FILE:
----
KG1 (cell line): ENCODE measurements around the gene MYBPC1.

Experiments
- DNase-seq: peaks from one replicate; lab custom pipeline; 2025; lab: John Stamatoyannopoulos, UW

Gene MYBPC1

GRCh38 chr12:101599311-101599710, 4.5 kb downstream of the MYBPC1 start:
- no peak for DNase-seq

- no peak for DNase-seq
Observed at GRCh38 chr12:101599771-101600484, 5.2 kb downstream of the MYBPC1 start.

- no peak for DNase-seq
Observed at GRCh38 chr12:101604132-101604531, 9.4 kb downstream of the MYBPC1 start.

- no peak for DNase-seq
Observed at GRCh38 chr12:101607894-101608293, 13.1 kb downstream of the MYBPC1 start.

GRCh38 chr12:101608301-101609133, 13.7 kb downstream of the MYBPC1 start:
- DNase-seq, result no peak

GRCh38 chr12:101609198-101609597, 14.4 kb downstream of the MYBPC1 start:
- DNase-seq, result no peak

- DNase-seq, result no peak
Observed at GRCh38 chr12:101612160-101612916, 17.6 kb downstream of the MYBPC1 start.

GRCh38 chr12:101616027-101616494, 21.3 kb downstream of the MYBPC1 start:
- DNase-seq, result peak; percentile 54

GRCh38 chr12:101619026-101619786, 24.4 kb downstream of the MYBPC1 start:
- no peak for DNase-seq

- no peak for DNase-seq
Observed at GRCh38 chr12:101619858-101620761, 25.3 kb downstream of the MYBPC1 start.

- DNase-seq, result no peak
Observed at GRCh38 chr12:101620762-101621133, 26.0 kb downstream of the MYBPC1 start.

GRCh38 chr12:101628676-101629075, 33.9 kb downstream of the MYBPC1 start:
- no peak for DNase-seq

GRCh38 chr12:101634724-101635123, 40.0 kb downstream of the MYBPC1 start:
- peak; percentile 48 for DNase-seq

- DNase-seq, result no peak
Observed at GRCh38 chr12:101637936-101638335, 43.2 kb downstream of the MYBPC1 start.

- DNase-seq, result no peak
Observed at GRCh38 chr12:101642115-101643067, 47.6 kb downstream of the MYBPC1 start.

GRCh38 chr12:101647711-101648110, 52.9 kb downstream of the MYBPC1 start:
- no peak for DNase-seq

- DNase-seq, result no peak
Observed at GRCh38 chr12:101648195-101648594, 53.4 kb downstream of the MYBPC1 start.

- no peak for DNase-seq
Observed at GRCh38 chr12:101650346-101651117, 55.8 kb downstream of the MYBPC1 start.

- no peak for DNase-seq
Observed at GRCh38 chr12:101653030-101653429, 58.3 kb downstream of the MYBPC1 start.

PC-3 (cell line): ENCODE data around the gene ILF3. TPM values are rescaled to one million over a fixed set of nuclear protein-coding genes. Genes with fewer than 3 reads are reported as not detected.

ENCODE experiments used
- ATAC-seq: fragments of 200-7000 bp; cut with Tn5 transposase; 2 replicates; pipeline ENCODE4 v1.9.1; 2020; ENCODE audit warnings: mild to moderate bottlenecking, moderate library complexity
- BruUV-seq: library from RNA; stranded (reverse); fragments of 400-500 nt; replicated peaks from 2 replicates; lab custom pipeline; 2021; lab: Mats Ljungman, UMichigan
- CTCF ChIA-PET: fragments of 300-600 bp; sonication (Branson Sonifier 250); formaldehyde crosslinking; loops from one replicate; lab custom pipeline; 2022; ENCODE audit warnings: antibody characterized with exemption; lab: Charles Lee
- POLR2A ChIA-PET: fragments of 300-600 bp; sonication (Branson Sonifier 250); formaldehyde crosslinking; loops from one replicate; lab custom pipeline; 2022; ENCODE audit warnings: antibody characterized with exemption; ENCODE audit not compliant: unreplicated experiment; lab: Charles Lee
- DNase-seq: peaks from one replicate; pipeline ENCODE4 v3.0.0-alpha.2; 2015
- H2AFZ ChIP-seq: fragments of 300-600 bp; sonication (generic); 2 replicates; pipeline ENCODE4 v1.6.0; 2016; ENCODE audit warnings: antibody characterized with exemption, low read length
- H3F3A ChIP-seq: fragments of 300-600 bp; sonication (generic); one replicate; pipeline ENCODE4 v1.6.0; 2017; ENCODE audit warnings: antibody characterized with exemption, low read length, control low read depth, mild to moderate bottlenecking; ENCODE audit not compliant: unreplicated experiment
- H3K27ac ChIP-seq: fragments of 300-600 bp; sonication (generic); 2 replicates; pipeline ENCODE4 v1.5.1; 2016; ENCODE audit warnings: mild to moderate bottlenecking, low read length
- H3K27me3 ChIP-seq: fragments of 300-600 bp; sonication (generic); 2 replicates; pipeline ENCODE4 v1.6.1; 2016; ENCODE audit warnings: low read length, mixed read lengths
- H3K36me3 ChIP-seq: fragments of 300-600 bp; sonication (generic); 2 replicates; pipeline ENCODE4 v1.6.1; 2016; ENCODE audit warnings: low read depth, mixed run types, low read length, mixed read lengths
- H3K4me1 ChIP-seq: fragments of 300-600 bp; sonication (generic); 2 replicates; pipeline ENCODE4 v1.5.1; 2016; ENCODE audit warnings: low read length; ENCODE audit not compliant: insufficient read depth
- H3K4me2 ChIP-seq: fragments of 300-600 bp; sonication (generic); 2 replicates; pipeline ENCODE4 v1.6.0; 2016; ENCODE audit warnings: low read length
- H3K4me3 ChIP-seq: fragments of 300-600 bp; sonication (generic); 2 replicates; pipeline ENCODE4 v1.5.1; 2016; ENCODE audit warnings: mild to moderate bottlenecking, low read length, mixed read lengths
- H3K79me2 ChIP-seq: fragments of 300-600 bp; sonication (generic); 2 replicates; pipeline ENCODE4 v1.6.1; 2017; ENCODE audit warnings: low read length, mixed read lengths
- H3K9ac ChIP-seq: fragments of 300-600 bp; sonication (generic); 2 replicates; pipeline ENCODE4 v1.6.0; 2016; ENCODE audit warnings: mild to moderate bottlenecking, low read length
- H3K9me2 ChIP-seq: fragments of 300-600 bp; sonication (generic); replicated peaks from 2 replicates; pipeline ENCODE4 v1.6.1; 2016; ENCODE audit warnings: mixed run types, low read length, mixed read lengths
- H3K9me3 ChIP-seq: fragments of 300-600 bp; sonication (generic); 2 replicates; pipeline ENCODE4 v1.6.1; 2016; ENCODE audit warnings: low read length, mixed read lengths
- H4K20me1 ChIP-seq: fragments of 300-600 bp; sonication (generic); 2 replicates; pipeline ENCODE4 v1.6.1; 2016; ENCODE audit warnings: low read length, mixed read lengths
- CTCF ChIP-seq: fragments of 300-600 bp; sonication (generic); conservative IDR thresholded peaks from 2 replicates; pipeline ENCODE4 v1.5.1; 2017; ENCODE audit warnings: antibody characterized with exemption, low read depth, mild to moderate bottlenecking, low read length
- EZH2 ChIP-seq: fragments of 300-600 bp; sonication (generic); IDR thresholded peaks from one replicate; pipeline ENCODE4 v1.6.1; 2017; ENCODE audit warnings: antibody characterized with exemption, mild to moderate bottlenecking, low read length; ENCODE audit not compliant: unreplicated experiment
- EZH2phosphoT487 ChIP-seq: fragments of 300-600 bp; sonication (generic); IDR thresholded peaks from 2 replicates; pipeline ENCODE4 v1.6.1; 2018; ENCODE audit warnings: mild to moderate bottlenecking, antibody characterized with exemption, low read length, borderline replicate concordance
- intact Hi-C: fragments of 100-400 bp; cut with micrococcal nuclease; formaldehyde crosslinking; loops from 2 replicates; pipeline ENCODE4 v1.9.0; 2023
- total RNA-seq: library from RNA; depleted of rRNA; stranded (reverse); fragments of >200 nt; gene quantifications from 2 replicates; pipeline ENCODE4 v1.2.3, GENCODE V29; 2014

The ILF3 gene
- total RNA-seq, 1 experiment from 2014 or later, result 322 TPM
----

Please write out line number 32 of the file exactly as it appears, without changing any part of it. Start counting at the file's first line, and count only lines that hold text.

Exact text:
Observed at GRCh38 chr12:101637936-101638335, 43.2 kb downstream of the MYBPC1 start.